Then, we were able to convince them to bring the 126th Air Refueling Wing to Scott. The 126th is an Air Force Guard Wing that was located at O’Hare International Airport in Chicago. The city of Chicago needed the space at O’Hare and wanted to move the 126th elsewhere. There were a couple of locations that were vying for it and the city of Chicago said, ‘If you put up all of the money to move it — about $100 million — then we’ll transfer it to your airport. But, we were able to have language inserted in the final BRAC, authorizing the move to Scott at the cost to the city of Chicago. The city couldn’t basically auction it off to the highest bidder. The BRAC said, “You can transfer it to Scott Air Force Base and only Scott Air Force Base and the city of Chicago has to pay for it.” So, it was a major coup. It brought us another flying mission in addition to the small Gulfstream aircraft that was there and also the C9s.
    Then we we’re able to convince the Department of Defense to bring the Surface Deployment and Distribution Command to Scott in the 2005 BRAC as well. It’s the army equivalent of the Air Mobility Command. It moved to Scott Air Force Base from two different locations out east and made it a part of TRANSCOM. TRANSCOM was the Air Force command and SCDC was the Army command. We were able to convince the Department of Defense to combine them by arguing that it did not make sense to have the Air Force and the Army doing the same thing for strictly their branches of service. They should bring them together under one roof and, when anything needs to be moved in the Army or the Air Force, it can be done from one location working side by side. That created another thousand plus jobs that we were able to bring to Scott Air Force Base.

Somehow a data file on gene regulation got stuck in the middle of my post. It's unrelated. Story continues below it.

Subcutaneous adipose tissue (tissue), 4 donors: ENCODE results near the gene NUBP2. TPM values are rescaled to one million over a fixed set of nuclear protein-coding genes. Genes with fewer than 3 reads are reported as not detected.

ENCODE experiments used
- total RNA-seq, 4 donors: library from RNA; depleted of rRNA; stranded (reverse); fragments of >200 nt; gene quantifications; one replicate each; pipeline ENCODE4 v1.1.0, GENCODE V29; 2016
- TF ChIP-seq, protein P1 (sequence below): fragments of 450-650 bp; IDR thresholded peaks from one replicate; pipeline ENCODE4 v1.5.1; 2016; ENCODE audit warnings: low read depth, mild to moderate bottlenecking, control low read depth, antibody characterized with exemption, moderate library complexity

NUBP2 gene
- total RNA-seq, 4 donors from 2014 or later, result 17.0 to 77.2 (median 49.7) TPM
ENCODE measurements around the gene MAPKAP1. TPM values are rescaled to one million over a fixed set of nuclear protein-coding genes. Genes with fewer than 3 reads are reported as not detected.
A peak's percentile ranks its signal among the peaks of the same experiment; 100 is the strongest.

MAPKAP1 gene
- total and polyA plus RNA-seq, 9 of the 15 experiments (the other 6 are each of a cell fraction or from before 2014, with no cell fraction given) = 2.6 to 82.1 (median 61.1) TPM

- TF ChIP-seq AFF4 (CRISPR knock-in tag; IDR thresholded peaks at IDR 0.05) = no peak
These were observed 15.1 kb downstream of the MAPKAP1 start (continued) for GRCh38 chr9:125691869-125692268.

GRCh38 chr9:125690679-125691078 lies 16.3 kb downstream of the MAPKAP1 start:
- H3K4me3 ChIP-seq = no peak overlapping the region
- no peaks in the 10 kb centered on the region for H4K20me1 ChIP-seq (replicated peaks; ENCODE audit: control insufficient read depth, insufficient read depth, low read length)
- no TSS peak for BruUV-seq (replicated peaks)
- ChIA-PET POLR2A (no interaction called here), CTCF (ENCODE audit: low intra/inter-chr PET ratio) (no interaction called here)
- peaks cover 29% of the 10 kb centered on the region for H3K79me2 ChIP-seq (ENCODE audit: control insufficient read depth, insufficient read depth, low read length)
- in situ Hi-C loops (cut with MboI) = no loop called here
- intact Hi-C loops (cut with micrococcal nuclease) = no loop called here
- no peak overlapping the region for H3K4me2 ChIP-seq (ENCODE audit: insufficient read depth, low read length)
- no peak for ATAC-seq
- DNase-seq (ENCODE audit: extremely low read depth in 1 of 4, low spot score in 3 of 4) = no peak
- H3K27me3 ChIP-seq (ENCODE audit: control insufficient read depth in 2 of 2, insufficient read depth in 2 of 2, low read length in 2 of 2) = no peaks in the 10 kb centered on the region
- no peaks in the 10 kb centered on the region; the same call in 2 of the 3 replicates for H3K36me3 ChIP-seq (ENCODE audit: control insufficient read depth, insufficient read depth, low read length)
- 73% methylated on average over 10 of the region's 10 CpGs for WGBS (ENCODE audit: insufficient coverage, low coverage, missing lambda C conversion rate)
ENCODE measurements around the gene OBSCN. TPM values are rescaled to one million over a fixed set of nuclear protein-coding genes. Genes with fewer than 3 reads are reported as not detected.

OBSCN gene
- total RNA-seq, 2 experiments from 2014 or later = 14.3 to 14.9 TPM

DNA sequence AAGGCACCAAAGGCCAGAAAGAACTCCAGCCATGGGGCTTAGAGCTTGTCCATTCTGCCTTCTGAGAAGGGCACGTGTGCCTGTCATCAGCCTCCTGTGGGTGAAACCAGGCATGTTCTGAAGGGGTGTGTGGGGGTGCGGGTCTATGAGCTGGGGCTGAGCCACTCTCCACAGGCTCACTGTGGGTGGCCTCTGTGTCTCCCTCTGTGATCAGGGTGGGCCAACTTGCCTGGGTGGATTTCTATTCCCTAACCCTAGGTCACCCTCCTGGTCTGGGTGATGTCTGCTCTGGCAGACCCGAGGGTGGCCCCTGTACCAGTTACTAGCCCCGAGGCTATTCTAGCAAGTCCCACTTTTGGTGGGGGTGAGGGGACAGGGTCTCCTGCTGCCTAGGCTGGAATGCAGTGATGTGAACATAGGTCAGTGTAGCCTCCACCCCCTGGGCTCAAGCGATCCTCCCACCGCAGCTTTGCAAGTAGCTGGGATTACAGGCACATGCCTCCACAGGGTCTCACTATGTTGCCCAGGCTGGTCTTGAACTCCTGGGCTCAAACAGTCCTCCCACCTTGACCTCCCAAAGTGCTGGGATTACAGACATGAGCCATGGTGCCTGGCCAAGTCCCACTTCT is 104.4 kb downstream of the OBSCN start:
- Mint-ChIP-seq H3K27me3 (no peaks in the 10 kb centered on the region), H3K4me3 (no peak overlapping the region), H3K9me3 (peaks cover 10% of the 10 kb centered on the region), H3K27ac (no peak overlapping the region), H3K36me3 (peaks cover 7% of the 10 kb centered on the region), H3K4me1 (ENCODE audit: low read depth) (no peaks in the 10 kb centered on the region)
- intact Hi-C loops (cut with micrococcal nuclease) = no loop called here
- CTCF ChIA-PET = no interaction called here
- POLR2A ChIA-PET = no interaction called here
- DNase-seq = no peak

IBJ: It strikes me that this effort to protect and nurture Scott Air Force Base has been a model of community action, working together to achieve a shared goal.
    Costello: That is exactly right. And it shows what we can accomplish when people come together and put their partisan views aside and think about what’s best for the area, the region and the people in our area. It truly is a success story. From that day that I was alerted that Scott was in trouble, we were on a mission. The community came together — units of local government, the business community, the leadership, all of the chambers and both counties — came together in this area. It was a unified effort and we had great support from our congressional delegation. I’m very proud of the work that we were able to do and the accomplishments that we made over that period of time. We went to work to maintain what we had at the base and to look for other missions to bring to Scott Air Force Base not only to create jobs and help the local economy but also to protect the base for the future.
    IBJ: Did the development of Mid-America Airport play a role in Scott’s success?
    Costello: Let’s put it this way. When I chaired the House Aviation Subcommittee, Gen. Duncan McNabb testified before my subcommittee about the civilian air program that in the event that we go to war civilian airlines have an agreement with the federal government that it will take some of their commercial aircraft out of service to fly soldiers. The general is now retired but he did four or five tours at Scott and was the commander of USTRANSCOM. When he was testifying he was asked by one of the committee members, Jim Oberstar from Minnesota, if Scott used Mid-America. The general said, “Number one, we do. And number two is if it wasn’t for Mid-America airport being built and the long runway that was built when they built the airport, I have no doubt that Scott Air Force Base could very well be closed today.